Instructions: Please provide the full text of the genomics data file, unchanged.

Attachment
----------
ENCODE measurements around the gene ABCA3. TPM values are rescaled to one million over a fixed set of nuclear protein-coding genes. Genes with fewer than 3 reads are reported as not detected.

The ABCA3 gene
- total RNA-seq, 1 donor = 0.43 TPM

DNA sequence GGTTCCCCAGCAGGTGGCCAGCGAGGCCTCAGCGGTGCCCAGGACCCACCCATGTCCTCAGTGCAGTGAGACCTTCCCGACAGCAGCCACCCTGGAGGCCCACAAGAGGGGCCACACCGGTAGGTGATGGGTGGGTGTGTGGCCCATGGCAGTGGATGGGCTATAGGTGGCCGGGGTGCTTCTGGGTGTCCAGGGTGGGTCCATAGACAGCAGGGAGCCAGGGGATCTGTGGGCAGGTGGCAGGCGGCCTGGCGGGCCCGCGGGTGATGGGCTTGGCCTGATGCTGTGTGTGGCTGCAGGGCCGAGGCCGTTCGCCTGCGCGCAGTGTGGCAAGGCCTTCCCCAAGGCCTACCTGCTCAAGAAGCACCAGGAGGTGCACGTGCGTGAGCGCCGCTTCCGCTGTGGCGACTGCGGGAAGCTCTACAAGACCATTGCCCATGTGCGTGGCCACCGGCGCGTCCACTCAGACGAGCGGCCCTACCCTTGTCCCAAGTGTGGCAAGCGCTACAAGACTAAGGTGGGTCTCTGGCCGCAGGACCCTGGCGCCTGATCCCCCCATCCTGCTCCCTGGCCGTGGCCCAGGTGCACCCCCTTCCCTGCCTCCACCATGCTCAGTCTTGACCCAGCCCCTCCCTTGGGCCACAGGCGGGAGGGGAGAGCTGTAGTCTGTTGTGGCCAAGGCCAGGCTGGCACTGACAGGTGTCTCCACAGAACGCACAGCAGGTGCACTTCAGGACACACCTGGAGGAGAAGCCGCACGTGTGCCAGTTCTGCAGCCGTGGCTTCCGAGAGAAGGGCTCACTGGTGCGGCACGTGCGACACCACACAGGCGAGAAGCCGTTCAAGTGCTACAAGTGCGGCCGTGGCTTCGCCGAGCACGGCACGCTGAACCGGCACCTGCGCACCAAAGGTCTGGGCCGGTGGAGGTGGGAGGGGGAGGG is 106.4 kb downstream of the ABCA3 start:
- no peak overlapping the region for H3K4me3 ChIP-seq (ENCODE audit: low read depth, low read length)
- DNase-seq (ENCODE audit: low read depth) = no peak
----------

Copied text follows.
ENCODE measurements around the gene ABCA3. TPM values are rescaled to one million over a fixed set of nuclear protein-coding genes. Genes with fewer than 3 reads are reported as not detected.

The ABCA3 gene
- total RNA-seq, 1 donor = 0.43 TPM

DNA sequence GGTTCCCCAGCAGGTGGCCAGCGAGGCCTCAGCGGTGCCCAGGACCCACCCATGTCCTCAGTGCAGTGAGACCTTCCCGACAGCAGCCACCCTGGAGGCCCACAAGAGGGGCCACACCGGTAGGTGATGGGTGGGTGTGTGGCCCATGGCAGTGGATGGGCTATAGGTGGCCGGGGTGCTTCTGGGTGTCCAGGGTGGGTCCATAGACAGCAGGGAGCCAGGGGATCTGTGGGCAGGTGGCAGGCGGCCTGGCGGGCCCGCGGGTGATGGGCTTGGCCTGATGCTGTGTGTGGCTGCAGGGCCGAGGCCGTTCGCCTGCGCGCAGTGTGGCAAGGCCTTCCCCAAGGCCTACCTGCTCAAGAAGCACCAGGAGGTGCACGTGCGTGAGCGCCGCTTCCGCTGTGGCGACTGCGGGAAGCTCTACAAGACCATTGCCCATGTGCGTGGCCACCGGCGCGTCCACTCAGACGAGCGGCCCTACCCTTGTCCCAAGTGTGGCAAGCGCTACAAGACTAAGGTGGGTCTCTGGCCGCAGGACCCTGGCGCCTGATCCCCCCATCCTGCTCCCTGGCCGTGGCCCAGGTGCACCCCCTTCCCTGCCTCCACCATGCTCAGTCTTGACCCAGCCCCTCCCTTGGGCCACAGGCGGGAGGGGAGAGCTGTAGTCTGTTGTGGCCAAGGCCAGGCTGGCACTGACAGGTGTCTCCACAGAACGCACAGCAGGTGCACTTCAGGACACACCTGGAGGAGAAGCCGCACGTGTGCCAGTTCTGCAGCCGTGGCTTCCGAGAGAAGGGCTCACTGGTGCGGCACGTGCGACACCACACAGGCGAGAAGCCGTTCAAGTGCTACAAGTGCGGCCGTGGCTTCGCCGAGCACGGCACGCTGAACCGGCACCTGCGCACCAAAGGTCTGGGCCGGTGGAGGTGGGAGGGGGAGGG is 106.4 kb downstream of the ABCA3 start:
- no peak overlapping the region for H3K4me3 ChIP-seq (ENCODE audit: low read depth, low read length)
- DNase-seq (ENCODE audit: low read depth) = no peak